Rituals Tokelau

Rituals Tokelau were very light and almost entirely confined to an annual ceremony to the supreme deity. Communication took place with the ancestral spirits. Nature spirits abounded in the woods and the sea.

Tokelauan rituals

In May each year, the high priest of Fakaofu set aside four weeks for the worship of Tui Tokelau and appointed emissaries to announce the time to the other islands. The time was determined by the rising of the full moon in June, which also determined the time of Tangaloa worship in Samoa. After the announcement, all belongings were repaired and put away. Houses were thatched and swept, canoes repaired and new clothes woven. 

Gangs of youths picked up the debris of the village malae and threw it into the sea. When the households and the land were in order, the village council declared that the next two weeks should be devoted to collecting food. For seven days, all active men and women picked coconuts and fala pandanus fruits from their plantations. The next seven days are devoted to fishing and all the canoes of the village go to sea. 

The men at home fished with their nets and the women combed the reefs in search of squid and shells. In the kitchens, young men and old women made simple coconut and fala pandanus puddings, and grilled and dried fish in the sun.

Many new mats, mother-of-pearl pendants, unused halves of shells made into bonito shanks, pandanus malo and coconut leaf skirts, and sennit braids were made and collected to be sent to Fakaofu as offerings. Food was collected for the crew of the canoe carrying the offerings and as gifts to the high priest.

The journey of the canoe carrying these offerings was a sacred mission and a heavy tapu was placed on the captain. It was believed that any disorder among her crew would cause the canoe to veer off course. Many other canoes accompanied this ship to join the party. However, disaster would befall them immediately if they entered Fakaofu Pass before the sacred canoe. 

Vaovela, a son of Tonuia of Atafu, broke this tapu; crossing a reef, a wave knocked him over and the hull of the canoe crushed his son's foot against the coral. When the ships approached Fakaofu, the carpets to be presented were hung on the mast and displayed.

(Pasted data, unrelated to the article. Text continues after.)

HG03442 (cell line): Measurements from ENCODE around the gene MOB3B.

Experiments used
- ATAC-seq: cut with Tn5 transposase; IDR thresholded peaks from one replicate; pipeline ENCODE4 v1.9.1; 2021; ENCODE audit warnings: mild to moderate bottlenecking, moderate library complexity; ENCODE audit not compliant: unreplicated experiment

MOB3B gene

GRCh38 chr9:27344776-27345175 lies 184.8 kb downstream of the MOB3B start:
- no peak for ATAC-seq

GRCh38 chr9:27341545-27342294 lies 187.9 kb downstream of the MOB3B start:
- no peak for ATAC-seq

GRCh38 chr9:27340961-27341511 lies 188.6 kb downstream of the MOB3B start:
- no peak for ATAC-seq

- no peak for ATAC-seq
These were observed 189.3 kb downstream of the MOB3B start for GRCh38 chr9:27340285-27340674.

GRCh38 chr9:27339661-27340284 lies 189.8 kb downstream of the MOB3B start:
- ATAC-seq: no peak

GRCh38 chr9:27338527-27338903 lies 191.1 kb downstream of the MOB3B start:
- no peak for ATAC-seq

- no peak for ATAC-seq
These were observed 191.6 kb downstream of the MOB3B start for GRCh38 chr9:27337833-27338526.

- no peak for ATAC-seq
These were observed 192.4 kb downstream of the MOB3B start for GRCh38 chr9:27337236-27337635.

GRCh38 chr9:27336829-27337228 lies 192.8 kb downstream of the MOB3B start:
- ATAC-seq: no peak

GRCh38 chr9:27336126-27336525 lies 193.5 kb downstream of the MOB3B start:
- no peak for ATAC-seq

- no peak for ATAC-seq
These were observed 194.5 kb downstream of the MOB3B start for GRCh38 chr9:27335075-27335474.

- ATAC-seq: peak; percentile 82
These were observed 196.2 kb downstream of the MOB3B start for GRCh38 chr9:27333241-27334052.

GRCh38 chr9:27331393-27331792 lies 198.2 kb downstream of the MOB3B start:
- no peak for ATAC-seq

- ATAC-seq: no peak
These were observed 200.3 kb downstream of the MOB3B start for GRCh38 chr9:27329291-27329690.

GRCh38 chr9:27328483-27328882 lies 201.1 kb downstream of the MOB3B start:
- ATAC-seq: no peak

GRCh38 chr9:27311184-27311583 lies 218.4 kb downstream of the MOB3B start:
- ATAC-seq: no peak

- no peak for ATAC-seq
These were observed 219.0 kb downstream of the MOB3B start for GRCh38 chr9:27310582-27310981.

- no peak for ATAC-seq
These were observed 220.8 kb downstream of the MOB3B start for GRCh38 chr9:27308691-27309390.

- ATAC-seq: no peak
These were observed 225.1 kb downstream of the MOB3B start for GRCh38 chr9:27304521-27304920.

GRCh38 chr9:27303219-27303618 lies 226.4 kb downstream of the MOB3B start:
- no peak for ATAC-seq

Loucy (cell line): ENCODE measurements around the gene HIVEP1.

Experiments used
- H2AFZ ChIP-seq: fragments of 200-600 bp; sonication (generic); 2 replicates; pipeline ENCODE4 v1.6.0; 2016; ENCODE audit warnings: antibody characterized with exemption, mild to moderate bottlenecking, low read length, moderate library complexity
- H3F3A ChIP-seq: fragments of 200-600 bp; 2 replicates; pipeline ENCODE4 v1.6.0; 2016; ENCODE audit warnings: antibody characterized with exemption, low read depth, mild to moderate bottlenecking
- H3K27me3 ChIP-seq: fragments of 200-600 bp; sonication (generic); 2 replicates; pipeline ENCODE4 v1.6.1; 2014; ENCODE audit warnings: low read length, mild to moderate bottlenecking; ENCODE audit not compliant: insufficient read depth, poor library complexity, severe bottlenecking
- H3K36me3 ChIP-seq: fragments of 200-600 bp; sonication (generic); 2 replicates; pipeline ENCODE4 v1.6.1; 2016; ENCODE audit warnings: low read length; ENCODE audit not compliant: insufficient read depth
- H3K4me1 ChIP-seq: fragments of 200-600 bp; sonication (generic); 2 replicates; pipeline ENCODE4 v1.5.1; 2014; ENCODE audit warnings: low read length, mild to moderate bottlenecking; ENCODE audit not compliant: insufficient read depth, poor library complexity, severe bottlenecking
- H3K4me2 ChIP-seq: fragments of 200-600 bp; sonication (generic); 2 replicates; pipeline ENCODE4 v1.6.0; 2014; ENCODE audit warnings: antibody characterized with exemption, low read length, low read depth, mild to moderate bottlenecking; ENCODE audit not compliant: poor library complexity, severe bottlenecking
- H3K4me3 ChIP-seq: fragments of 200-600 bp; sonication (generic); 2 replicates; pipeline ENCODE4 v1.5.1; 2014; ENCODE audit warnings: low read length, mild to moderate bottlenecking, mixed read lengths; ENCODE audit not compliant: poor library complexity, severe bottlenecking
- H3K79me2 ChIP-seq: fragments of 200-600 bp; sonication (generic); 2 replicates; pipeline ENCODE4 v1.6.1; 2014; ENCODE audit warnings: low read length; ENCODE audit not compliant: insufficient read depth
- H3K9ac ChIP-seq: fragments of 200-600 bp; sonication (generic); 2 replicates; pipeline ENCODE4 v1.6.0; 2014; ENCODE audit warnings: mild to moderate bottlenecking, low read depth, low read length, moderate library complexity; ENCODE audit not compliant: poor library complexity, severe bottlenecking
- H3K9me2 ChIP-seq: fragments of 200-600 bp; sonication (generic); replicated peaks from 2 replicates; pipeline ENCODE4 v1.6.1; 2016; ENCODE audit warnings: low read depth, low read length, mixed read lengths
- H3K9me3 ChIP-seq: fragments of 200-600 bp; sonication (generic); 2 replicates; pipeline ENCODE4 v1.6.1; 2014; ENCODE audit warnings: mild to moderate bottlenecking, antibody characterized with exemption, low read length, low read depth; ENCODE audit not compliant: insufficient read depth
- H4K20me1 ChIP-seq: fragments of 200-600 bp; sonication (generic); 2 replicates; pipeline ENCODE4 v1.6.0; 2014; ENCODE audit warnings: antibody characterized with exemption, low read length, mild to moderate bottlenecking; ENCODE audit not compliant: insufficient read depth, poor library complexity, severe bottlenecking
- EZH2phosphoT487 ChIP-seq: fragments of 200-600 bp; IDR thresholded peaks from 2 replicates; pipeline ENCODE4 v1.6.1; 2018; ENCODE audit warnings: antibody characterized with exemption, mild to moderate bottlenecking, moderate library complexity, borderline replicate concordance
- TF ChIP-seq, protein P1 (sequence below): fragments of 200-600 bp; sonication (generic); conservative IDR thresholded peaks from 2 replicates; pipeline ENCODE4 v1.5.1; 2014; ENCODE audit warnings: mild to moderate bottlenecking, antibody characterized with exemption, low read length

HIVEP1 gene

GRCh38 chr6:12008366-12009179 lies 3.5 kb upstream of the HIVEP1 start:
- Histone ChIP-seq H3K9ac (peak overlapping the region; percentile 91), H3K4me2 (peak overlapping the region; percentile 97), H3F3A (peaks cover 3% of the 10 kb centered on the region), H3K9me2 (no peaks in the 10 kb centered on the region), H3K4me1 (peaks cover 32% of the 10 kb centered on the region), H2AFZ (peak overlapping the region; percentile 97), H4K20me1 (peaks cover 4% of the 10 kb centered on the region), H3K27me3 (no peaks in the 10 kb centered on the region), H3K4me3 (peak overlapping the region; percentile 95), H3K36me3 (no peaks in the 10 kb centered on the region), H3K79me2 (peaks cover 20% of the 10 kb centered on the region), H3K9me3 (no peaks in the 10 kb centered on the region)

Burrows believes these offerings represented a tribute to the overlordship of Fakaofu, but they were so sacred that it is unlikely they were taken by the Fakaofu people as gifts.

A tapu was placed on any activity at the end of the seven days of fishing and the worship ceremony in Tui Tokelau began. Religious ceremonies took place on the first days and were followed by a long period of dancing and feasting. No one could leave the village; when not on the malae, people had to stay at home. Prayers and dancing were held late into the night by the light of large torches burned in honor of Tui Tokelau.

The ceremony began by removing rotten clothes and gifts from the previous year from the Tui Tokelau coral slab and replacing them with new offerings. The ancient offerings were said to have been burned, but Turner reports that they were set aside and left to decay, being too sacred for anyone to touch. Lister describes the ceremony as follows:

When they [the travellers] landed, the mats were wrapped around the stone [of Tui Tokelau] to remain until they rotted, and the pearl shells were placed along the eaves of the sacred house for the gods, close at hand. The stone was anointed with flower-scented coconut oil; then the king was carried before the stone, seated in his chair, with the emblem of kingship in coconut leaves around his neck, and a black line of charcoal drawn on his forehead, the people following in procession with cries of Tu-tu and general rejoicing.

So the high chief, as a priest of Tui Tokelau, began his prayer for good weather and an abundant supply of fruit and fish. This was followed by a dance in which the women first, then the men took part.

Tokelau rituals: prayer at Tui Tokelau

Tulou, tulou, tulou, tulou..u..u
Fanake the ki to langi.
He tai6 ua,
Il tai malino,
He tai malama,
Fanaifo7 ki in ulufenua,